Howard Krug

Howard Krug
“It is clear that the Krug Bros. was conceived and operated as a “family” business – one that was held closely by two generations of male family members. They cherished this enterprise and maintained the required family harmony to ensure its ongoing succ

To quote Howard Krug from his book A Century of Excellence, Krug Bros. & Co. Furniture Manufacturers, “It is clear that the Krug Bros. was conceived and operated as a “family” business – one that was held closely by two generations of male family members.  They cherished this enterprise and maintained the required family harmony to ensure its ongoing success.”


Howard Krug graduated from the University of Toronto’s Forestry Program in 1926.


Howard joined Krug Bros. & Co. in 1925 and remained with the company for 62 years until the enterprise ended in 1987.  He moved through every department of the business, beginning in the shipping department.  He especially enjoyed working in design.  He took over forest management (the purchasing of timer and logs and maintenance of the company woodlots) when John Krug died in 1937.  On the death of his father in 1941, Howard became the company’s Chief Executive Officer and retained that position until the factory closed in 1987.


Howard was involved in the community, organizing and leading two boys’ clubs which did service work through the community.  He was a member of the executive of the Ontario Furniture Manufacturers’ Association for many years, was a life member of the Bruce County Historical Society and an honourary member of the Bruce Genealogical Society and the Saugeen Filed Naturalists.  He was also a charter member of the Bruce Trail Organization and supervised a crew from the Chesley area who travelled up the Bruce Peninsula to develop the portion of the Bruce Trial from Dyer’s Bay to Tobermory.


Nature and natural conservation was of extreme importance to Howard.  When young, he built and erected nesting boxes for birds.  In the 1930s, his chain of nesting boxes succeeded in re-establishing the population of bluebirds in the area of Chesley.  Between 1960 and 1980, he also erected bluebird boxes in the northern part of the Bruce Peninsula, re-establishing their population there as well.


He also banded several species of birds, such as herring and ring-billed gulls, on the islands off the shores of the Bruce Peninsula and Manitoulin Island.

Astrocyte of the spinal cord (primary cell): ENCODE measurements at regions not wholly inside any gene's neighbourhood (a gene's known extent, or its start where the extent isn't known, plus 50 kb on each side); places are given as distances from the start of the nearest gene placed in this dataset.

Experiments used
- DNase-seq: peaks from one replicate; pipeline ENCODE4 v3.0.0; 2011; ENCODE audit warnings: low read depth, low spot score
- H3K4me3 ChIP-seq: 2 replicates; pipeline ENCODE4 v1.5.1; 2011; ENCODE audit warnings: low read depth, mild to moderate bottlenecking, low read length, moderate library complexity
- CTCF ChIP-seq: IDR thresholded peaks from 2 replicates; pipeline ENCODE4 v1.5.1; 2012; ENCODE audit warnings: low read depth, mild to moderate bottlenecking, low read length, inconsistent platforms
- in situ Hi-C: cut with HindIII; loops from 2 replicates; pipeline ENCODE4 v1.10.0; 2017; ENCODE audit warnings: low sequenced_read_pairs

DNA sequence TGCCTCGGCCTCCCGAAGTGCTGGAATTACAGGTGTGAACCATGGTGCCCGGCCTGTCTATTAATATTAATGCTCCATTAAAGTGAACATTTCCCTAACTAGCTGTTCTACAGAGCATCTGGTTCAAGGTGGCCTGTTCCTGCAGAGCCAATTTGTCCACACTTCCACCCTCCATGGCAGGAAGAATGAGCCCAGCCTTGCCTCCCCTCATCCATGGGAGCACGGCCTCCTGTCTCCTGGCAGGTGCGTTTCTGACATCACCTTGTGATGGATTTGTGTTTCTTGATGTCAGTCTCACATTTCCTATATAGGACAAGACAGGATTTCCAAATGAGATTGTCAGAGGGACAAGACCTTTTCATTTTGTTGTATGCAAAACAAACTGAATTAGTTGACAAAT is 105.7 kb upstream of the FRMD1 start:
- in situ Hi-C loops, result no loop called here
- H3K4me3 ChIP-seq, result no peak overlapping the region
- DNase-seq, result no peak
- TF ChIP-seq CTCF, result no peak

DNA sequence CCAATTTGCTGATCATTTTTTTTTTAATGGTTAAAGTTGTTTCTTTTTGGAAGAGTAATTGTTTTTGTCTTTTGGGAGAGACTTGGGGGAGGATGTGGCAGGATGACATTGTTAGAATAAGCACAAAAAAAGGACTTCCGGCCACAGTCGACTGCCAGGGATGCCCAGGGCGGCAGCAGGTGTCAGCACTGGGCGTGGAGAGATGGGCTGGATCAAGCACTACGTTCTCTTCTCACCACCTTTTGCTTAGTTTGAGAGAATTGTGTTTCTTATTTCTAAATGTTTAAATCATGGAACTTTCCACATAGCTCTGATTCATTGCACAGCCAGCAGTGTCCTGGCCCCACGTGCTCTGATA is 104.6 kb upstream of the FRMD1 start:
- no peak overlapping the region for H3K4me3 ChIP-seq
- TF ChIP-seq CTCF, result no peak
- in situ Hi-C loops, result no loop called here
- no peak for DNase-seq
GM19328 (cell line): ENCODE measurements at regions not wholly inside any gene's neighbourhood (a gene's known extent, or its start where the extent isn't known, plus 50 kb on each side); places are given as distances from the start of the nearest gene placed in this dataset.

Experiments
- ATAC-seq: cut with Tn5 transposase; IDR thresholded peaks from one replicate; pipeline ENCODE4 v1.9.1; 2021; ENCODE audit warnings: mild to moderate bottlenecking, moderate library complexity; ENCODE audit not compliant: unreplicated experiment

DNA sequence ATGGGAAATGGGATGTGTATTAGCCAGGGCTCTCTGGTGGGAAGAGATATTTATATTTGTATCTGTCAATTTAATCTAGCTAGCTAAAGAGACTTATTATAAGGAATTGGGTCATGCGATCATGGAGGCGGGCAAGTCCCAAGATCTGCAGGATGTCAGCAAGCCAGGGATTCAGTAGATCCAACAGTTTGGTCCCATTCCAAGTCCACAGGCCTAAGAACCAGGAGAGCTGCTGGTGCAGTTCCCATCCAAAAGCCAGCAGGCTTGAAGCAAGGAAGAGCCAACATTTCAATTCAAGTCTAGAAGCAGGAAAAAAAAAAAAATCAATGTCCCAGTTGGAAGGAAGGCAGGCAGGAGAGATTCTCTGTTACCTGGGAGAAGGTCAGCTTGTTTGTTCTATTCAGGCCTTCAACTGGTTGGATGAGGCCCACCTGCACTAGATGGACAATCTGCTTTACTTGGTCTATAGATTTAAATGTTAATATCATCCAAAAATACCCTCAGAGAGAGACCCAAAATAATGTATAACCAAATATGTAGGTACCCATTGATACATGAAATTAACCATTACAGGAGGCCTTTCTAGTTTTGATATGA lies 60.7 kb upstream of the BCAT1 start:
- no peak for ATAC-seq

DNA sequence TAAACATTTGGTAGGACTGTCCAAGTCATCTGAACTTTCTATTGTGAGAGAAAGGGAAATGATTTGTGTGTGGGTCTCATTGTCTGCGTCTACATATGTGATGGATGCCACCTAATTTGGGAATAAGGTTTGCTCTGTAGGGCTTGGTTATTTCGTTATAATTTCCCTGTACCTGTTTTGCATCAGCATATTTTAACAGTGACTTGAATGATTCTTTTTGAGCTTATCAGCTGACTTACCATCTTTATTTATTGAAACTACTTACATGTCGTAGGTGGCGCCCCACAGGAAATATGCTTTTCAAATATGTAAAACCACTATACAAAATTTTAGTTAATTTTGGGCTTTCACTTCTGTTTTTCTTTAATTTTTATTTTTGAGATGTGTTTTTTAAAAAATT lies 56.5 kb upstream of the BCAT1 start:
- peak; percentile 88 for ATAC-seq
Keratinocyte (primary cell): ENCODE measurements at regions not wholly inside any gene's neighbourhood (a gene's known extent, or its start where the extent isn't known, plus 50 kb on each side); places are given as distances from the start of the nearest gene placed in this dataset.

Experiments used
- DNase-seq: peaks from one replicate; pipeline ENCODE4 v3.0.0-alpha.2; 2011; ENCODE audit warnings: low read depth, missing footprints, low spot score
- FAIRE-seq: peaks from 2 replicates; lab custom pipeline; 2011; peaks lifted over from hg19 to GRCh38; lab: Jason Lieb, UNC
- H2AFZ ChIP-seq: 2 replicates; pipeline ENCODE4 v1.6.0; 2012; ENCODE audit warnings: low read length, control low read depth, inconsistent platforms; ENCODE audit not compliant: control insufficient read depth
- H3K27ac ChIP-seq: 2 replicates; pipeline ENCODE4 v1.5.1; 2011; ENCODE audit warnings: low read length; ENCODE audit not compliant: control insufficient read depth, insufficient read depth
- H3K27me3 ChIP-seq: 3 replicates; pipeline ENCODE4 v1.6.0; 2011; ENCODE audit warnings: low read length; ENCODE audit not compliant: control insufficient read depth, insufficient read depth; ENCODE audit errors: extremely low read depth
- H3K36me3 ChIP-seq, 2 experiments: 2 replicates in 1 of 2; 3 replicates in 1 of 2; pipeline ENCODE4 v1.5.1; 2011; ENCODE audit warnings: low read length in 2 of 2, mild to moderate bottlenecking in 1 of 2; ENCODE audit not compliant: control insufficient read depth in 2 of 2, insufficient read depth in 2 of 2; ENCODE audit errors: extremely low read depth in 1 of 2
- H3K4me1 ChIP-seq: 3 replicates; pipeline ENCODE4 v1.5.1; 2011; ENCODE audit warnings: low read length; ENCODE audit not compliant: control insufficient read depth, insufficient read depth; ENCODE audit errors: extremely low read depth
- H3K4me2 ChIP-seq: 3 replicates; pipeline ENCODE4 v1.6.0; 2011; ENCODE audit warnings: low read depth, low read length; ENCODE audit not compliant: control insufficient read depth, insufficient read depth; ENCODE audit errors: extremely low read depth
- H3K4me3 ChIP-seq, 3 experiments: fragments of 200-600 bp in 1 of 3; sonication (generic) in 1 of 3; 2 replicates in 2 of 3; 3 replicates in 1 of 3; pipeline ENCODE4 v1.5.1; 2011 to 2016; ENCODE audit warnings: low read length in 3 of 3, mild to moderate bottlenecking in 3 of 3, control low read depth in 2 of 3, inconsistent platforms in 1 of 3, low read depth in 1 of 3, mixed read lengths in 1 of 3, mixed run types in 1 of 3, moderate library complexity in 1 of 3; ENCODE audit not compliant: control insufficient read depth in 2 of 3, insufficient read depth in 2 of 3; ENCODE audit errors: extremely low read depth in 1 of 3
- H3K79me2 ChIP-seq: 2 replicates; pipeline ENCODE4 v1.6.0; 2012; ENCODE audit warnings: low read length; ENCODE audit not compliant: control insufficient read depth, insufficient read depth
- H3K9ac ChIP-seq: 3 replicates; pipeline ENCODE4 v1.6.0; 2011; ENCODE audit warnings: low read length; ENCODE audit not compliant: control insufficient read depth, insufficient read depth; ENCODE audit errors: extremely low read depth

Howard Krug’s deepest and most abiding interest lay in the proper use and conservation of woodlots.

Explorer's of Bruce

Mir Hassamudddin - Shenstone Motor Inn Elaine Mathewson
henry_paliga Abdon Aguillon
Debbie Giles Ed Giles
Margaret Adams (Copeland) Jennifer-Lea Oaks Jacalene Burrows (Wiggins)
Katie Lutz Asha and Averee Hamann Jim McTeer Katherine Gowing Gerda Roppel Bev Johnston Joyce Johnston Val Kerr Liz Stobo
Ray Pennington Marcus Lorch, Shepard, Lily Louis Schafer Laurel and Dan Silenzi Jan and John Donnelley Larry Catteau Gay Ratcliffe Gretta Fletcher
Wendy Henderson Larry Weber Maureen Daly-Doersam David Myette Rosanne Moore and Tim Amos Dr. John Van Dorp
Ron Logan Bette Cameron Rowena Tindall Elaine Robins Lloyd Ruffett Lois Hutton Steve Gurney Lilian Chatburn Nathan S Landon
Dr. Harold Robinson Watching the 1987 Canada Cup hockey game Samuel Crawford Retube Bruce "A" Now! Robert Sutherland Plaque at Bruce County Courthouse Thomas Scott moving a house Mel Schroeder Karen Ribey
Ron Oswald Alexander McNeill with his dog There is a season for everything and God gave us memories so we could have roses in December. Lucknow Pipe Band Eldon Lowry Bob Kerry Dennis Hunter Sergio Holobrosky
Captain Alfred Hackett Tish Ford Hugh Ferguson family in front of car Pearl McKelvie Paterson Kerr Elsie Dobson William Wilfred Campbel Joan M Borho Jeanette Steeves The Late George Redden, Carrick Township
Donald McLellan, the Old Reeve of Bruce Township Alexander McCarter, Walkerton William Millar Ex-Reeve of Kincardine Township William Millar, JP of Kincardine Township John Little, one of the first settlers of Brant Township William Johnston, or King Johnston first settler in Brant Township Dr. Margaret MacKellar Howard Krug Bruce County Warden Tessie Greig
Sergeant William Victor Tranter in uniform Rachel Hepburn John S. Tolton, Walkerton Thomas Todd, one of the first settlersin Brant Township Edward McDonald, Deputy Reeve of Walkerton Peter Stewart McLaren, Bruce Township William Carnegie, Mildmay James Taylor, MD, Tara James Murphy, MD, Mildmay
Richard Rivers, President of the Northern Exhibition Society, Walkerton Malcolm Campbell, Lucknow Samuel T. Rowe, Paisley Thomas Pickard, Glammis Paul Ross, Ex-Mayor of Walkerton Michael Fischer, many years Reeve of Carrick Township William Collins, Walkerton James Allen, Reeve of Amabel Township George Gould, Arran Township
Andrew Bingham, pioneer of Carrick Township Richard Guinn, deceased, one of the first settlers of Brant Township John Grainger, Brant Township Charles Wickham, Kincardine Township David Gairdner, deceased, Late Clerk of Kincardine Township Yours Truly, Thomas Bearman, Elderslie township James Reekie, deceased, settled in Kincardine Township 1854 Ira Fulford, one of the first settlers of Teeswater John Douglass, Arran Township
Robert Baird, Kincardine, Warden of Bruce County John Gillies, MP for North Bruce Duncan Kerr, Brant Township Peter F. Brown, First Settler in Teeswater John Hunter Luke Gardiner Alexander McNabb, Crown Land Agent, Southampton A.S. Elliot Robert Graham
Ann-Marie John Valentine Alexander Sproat Sir William Hearst Hannah Rusk Kelly Colonel Hugh Clark Francis Paddy Walker John Harnage Scougall in his office